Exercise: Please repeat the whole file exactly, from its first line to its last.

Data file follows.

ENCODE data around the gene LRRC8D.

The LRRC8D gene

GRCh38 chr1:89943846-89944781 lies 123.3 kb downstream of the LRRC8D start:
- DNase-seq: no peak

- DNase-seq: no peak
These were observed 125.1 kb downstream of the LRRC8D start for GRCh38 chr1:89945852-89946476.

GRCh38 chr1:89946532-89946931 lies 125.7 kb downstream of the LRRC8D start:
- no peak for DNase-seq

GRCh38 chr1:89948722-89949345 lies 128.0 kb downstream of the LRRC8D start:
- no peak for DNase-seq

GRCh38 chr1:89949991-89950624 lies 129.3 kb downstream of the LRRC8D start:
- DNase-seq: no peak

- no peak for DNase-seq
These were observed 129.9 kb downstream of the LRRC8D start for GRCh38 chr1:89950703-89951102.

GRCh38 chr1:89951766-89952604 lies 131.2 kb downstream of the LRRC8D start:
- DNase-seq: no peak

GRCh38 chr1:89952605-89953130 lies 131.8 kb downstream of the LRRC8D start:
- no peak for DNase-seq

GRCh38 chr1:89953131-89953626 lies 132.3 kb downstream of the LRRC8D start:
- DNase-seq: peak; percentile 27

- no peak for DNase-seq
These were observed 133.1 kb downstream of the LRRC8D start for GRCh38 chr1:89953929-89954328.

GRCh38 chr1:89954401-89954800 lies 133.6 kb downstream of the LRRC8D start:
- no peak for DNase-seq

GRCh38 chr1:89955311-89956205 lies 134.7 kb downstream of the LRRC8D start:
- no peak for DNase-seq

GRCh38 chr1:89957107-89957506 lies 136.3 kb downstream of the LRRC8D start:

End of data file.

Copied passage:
ENCODE data around the gene LRRC8D.

The LRRC8D gene

GRCh38 chr1:89943846-89944781 lies 123.3 kb downstream of the LRRC8D start:
- DNase-seq: no peak

- DNase-seq: no peak
These were observed 125.1 kb downstream of the LRRC8D start for GRCh38 chr1:89945852-89946476.

GRCh38 chr1:89946532-89946931 lies 125.7 kb downstream of the LRRC8D start:
- no peak for DNase-seq

GRCh38 chr1:89948722-89949345 lies 128.0 kb downstream of the LRRC8D start:
- no peak for DNase-seq

GRCh38 chr1:89949991-89950624 lies 129.3 kb downstream of the LRRC8D start:
- DNase-seq: no peak

- no peak for DNase-seq
These were observed 129.9 kb downstream of the LRRC8D start for GRCh38 chr1:89950703-89951102.

GRCh38 chr1:89951766-89952604 lies 131.2 kb downstream of the LRRC8D start:
- DNase-seq: no peak

GRCh38 chr1:89952605-89953130 lies 131.8 kb downstream of the LRRC8D start:
- no peak for DNase-seq

GRCh38 chr1:89953131-89953626 lies 132.3 kb downstream of the LRRC8D start:
- DNase-seq: peak; percentile 27

- no peak for DNase-seq
These were observed 133.1 kb downstream of the LRRC8D start for GRCh38 chr1:89953929-89954328.

GRCh38 chr1:89954401-89954800 lies 133.6 kb downstream of the LRRC8D start:
- no peak for DNase-seq

GRCh38 chr1:89955311-89956205 lies 134.7 kb downstream of the LRRC8D start:
- no peak for DNase-seq

GRCh38 chr1:89957107-89957506 lies 136.3 kb downstream of the LRRC8D start: